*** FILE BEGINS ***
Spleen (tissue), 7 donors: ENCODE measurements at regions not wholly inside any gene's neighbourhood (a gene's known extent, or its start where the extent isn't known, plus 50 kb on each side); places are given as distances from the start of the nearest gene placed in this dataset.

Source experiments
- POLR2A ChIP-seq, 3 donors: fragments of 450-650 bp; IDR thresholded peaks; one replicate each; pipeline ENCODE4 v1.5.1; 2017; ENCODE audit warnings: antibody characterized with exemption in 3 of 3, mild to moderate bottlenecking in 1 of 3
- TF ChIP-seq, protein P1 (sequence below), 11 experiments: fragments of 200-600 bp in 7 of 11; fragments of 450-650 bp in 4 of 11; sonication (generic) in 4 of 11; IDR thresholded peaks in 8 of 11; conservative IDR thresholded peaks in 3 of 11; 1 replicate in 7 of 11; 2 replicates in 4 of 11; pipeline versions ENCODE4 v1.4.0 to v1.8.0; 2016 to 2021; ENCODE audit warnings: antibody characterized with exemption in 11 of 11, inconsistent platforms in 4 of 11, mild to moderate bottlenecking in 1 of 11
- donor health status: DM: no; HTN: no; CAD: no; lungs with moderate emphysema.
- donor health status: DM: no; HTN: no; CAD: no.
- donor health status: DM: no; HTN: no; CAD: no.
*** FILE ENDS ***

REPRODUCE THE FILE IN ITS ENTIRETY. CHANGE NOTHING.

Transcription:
Spleen (tissue), 7 donors: ENCODE measurements at regions not wholly inside any gene's neighbourhood (a gene's known extent, or its start where the extent isn't known, plus 50 kb on each side); places are given as distances from the start of the nearest gene placed in this dataset.

Source experiments
- POLR2A ChIP-seq, 3 donors: fragments of 450-650 bp; IDR thresholded peaks; one replicate each; pipeline ENCODE4 v1.5.1; 2017; ENCODE audit warnings: antibody characterized with exemption in 3 of 3, mild to moderate bottlenecking in 1 of 3
- TF ChIP-seq, protein P1 (sequence below), 11 experiments: fragments of 200-600 bp in 7 of 11; fragments of 450-650 bp in 4 of 11; sonication (generic) in 4 of 11; IDR thresholded peaks in 8 of 11; conservative IDR thresholded peaks in 3 of 11; 1 replicate in 7 of 11; 2 replicates in 4 of 11; pipeline versions ENCODE4 v1.4.0 to v1.8.0; 2016 to 2021; ENCODE audit warnings: antibody characterized with exemption in 11 of 11, inconsistent platforms in 4 of 11, mild to moderate bottlenecking in 1 of 11
- donor health status: DM: no; HTN: no; CAD: no; lungs with moderate emphysema.
- donor health status: DM: no; HTN: no; CAD: no.
- donor health status: DM: no; HTN: no; CAD: no.